Blighted urban neighborhoods are gold to Politzer Faith: Arnold Politzer is not disturbed that a house is falling down in a marginal neighborhood. His Lucky Realty Homes has found success in renovating urban wrecks and finding the people to buy them.

June 30, 1996|By Lorraine Mirabella | Lorraine Mirabella,SUN STAFF

Arnold Politzer erupted into hearty laughter at a visitor's stunned reaction to the house with its guts ripped out.

The worst houses Politzer renovates look like this rowhouse. Chunks of ceiling hang overhead and the walls have gaping holes, chipped paint and peeling paper.

The house in Irvington is dark, dusty, depressing, even without the more outstanding features of some of Politzer's other homes -- fire-scorched walls, graffiti, the occasional vagrant seeking shelter.

In his stock of unrenovated homes in the city and Baltimore County, some might see signs of decay. Politzer sees potential, a chance to stop the blight from spreading.

That's not to say the Pikesville landlord-turned-developer has embarked on an altruistic mission to save neighborhoods on the decline. But as a private builder carving a niche in affordable housing, he has found a measure of personal satisfaction in transforming a single house or a whole block.

Sellers know Politzer, president of Lucky Realty Homes Inc., as a buyer of houses few others want. Buyers know him through television and radio advertising blitzes as the broker with the layaway plan.

In Baltimore, the Department of Housing and Urban Development knows him as one of the largest purchasers of HUD homes -- properties the agency acquires when lenders foreclose on a federally insured mortgage. Lucky Realty, which now has 50 properties for sale, has sold more than 2,000 homes altogether -- 100 of them last year.

As he drove along Cottage Avenue in Pimlico recently, several tidy blocks of brick rowhouses faded into a rundown block marred by two boarded homes with overgrown yards. Sandwiched in between was a house Politzer bought 15 years ago, which he plans to sell now that a tenant has moved.

Even after he replaces the sidewalk and offers to paint the neighbors' homes, he faces a challenging sale unless the boarded homes are repaired. But he's willing to spend about $30,000 on renovations -- in hopes of selling the home for $54,000 -- because adjoining blocks have remained stable.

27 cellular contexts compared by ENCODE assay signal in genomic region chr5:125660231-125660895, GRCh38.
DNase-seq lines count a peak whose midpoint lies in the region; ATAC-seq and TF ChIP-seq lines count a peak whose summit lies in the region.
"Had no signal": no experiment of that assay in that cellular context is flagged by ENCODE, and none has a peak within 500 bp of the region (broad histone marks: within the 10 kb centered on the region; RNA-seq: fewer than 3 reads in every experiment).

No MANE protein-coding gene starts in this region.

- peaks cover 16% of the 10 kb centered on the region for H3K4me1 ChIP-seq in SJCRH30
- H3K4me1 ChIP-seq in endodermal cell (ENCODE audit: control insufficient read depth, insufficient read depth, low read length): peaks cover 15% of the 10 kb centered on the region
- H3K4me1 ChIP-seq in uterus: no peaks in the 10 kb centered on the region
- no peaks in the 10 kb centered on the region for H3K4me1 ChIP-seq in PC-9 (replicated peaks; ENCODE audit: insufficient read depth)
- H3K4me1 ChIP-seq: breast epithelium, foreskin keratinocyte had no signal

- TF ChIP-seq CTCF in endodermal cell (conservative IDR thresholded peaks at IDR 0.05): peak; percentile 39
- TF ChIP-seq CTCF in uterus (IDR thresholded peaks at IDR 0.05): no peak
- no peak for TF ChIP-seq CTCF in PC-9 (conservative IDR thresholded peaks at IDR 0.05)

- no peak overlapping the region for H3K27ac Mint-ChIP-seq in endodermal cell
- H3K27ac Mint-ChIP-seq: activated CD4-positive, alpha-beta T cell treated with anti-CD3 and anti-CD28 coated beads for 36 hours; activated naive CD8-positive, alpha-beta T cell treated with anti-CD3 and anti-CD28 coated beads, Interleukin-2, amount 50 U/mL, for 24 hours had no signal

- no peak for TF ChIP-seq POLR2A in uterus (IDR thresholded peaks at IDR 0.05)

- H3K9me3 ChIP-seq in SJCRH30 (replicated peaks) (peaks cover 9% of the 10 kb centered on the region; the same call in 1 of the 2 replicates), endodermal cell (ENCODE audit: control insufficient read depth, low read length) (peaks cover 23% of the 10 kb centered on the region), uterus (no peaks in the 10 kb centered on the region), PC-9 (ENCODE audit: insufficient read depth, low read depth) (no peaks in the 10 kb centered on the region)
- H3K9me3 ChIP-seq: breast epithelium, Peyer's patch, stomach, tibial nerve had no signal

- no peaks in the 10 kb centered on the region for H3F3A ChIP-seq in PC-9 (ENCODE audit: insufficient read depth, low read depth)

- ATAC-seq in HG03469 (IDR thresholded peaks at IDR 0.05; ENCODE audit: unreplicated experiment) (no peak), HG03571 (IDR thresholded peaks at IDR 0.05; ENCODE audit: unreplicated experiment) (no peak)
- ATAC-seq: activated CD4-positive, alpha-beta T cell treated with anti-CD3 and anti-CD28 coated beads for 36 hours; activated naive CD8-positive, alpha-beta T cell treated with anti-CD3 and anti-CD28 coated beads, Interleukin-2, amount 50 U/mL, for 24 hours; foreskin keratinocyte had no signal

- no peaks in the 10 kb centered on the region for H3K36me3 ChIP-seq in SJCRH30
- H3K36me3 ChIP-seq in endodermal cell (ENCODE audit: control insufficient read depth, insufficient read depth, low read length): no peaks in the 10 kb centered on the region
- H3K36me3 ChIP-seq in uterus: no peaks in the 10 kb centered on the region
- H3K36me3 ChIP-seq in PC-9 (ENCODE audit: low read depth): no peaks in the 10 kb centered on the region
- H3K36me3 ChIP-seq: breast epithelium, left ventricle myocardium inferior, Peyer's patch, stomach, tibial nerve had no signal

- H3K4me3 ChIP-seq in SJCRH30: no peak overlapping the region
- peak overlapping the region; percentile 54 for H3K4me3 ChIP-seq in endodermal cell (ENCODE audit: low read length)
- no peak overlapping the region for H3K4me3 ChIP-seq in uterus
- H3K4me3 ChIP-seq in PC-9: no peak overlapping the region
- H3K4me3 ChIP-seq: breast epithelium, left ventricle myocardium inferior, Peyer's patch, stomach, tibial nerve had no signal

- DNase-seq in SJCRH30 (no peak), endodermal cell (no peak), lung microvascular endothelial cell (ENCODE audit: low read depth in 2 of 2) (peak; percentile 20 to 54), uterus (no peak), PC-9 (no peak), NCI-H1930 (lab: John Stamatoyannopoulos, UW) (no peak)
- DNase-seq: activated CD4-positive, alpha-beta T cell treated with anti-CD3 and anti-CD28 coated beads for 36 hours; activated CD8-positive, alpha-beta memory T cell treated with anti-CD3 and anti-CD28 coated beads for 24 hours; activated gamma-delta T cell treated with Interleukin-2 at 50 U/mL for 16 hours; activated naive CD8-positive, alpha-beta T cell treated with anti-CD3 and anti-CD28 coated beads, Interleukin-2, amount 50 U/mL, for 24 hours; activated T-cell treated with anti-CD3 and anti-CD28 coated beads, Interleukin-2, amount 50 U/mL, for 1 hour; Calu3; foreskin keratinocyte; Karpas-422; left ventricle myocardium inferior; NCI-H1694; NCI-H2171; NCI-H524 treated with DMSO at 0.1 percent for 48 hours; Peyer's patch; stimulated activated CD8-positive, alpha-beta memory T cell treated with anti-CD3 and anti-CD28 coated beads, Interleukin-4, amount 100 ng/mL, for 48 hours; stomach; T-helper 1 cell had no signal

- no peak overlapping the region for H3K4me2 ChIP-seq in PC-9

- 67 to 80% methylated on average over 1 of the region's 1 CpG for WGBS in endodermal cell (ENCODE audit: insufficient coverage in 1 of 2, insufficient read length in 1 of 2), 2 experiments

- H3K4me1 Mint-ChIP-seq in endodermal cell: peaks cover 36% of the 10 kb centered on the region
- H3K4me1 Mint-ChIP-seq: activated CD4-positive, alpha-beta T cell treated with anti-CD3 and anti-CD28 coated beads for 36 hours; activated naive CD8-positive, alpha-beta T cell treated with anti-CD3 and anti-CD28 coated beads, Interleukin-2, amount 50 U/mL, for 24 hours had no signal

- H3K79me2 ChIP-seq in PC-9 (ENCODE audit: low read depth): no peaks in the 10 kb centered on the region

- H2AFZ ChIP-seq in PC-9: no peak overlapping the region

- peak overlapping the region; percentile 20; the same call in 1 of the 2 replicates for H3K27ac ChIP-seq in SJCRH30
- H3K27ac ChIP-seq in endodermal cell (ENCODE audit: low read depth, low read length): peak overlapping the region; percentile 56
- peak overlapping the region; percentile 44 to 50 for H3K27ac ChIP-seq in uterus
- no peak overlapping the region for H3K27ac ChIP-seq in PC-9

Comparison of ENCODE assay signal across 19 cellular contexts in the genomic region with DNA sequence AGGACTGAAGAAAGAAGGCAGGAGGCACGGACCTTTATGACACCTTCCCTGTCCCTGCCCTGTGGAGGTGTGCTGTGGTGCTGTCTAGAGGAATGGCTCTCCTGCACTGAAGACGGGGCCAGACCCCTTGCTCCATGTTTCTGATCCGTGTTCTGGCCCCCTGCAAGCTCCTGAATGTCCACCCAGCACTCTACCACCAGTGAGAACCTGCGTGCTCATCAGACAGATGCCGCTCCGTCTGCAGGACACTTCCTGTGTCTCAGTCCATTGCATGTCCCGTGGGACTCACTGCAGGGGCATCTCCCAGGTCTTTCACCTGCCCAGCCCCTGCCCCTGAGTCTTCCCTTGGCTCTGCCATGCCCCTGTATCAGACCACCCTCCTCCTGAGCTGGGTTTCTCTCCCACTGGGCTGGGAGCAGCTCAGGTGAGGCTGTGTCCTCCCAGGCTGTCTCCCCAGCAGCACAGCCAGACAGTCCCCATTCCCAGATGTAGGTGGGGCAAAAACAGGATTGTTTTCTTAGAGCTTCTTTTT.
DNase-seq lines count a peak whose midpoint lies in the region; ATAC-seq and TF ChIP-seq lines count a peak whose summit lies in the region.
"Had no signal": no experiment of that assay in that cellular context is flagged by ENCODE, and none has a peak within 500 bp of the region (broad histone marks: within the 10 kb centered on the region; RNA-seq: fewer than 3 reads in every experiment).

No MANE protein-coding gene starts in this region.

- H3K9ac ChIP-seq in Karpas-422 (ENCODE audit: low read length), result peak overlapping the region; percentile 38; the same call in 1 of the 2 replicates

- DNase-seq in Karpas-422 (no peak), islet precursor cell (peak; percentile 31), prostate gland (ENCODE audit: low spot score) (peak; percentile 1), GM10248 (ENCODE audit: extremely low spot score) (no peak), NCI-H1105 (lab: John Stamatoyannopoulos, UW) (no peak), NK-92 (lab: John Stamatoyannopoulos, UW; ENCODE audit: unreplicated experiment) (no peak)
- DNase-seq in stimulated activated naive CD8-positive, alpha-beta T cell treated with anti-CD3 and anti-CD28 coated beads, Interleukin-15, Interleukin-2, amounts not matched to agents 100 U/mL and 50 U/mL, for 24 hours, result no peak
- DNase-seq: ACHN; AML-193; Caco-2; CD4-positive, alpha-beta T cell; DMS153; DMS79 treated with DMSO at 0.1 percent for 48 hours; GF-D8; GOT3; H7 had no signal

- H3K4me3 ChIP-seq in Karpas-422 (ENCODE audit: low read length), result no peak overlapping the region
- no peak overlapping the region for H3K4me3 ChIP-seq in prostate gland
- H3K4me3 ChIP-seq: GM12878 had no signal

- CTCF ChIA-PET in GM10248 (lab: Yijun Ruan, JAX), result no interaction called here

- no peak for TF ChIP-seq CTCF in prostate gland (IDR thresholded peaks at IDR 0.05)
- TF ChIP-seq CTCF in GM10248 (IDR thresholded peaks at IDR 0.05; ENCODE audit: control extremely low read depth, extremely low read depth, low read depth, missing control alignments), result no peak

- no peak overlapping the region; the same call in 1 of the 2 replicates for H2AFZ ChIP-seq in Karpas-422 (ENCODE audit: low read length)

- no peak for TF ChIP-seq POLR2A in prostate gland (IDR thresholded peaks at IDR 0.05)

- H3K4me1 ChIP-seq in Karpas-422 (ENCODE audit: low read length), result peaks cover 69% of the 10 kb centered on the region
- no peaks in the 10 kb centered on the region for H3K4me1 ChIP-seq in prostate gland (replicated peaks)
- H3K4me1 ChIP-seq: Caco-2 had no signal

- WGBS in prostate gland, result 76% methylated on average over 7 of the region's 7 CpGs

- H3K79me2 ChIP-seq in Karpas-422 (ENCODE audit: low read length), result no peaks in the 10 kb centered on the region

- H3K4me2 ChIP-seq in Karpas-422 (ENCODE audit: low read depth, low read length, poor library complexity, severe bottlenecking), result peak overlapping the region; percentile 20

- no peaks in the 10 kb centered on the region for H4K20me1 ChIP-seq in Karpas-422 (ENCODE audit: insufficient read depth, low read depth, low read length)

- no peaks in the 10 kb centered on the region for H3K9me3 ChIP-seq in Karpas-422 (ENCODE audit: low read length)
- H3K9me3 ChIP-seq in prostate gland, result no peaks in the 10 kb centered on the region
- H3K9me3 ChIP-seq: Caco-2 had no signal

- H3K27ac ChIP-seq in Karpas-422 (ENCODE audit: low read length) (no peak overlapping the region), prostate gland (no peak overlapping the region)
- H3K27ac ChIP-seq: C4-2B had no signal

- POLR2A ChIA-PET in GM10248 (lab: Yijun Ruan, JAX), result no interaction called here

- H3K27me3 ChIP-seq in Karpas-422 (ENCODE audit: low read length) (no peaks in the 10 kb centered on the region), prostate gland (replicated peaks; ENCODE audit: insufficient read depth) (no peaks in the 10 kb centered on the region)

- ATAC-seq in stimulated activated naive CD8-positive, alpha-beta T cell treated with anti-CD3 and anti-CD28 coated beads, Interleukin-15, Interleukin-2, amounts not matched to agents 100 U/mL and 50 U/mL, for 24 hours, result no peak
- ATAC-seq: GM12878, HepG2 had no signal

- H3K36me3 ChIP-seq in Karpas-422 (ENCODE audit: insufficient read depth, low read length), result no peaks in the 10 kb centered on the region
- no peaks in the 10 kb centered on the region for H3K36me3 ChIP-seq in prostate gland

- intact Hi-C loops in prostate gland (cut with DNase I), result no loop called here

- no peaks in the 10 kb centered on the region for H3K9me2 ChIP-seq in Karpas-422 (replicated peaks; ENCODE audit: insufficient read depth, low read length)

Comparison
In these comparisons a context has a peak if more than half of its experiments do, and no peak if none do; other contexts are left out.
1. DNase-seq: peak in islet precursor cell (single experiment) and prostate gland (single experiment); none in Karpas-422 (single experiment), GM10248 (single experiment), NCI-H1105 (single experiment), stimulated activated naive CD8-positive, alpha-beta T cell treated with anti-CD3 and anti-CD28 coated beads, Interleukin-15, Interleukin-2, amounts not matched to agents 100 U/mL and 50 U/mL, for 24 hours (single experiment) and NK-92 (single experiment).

"There are good, viable neighborhoods that if left unattended, blocks like this will rot the neighborhood," said Politzer, surveying the peeling linoleum and ceiling cracks in his house.

Some of his finds have weathered the years well. Others are studies in neglect and abuse. When his crews finish gutting and rebuilding homes, they resemble new models in suburbia, selling for $50,000 to $125,000, with new windows, doors, roofs, heating and plumbing systems and updated kitchens and baths.

But unlike the new homes market, buyers first see the homes at their worst. Often, buyers sign contracts on unfinished homes, working with construction managers to customize the work.

The sight of her new duplex in Forest Park with chipped bathroom tile and stained carpeting didn't bother Tami Thompson, a single-mother and administrative assistant buying her first home.

"I saw the potential. I'm thrilled about this," Thompson said, taking the final walk-through before the start of renovations with construction manager Lew Frick and her 12-year-old daughter, Jade. "I can't see continuing to rent -- and I promised her a yard."

Growing up in Pikesville, Politzer didn't know much about fixing old houses. But while in law school in San Diego 28 years ago, he bought his first Baltimore investment property, with help from his father, a hardware store owner.

Soon after he returned to Baltimore to finish law school, he began buying investment properties in earnest. Between 1970 and 1975, he bought 251 Pimlico rowhouses.

He also forged ahead with his law career and discovered he relished doing income tax work. His practice grew; soon he represented about 300 small businesses.

By the mid-'70s, with his family growing along with his workload, he decided to dispose of the rental properties. His first move was to approach his tenants, many of whom had lived in the homes for years.

"I really wanted to see if they were interested in buying the house, so when I left they were not at the mercy of another landlord. I went and met with them. I said 'You're paying rent. I want to sell. If you want to buy, I'll help. I'm a lawyer. If your credit is bad, we'll fix it.' "

The homes needed major renovations to meet bank appraisals. Nobody, he was sure, would take him up on his offer. "You're talking about people who have no real reason to trust landlords," Politzer said.

But one after another of the tenants did. Many had waited 20 years to buy because "nobody ever offered to help," he recalled.

As the buyers' attorney, he negotiated with creditors, looked into financing and worked with real estate agents.

Using the same techniques he used in digging out information from his tax clients, he quizzed potential buyers for information to qualify them for loans. He questioned tenants who said they had no bank account and found they indeed saved in a credit union. He visited tenants and took note of live-in relatives who could co-sign for a loan.

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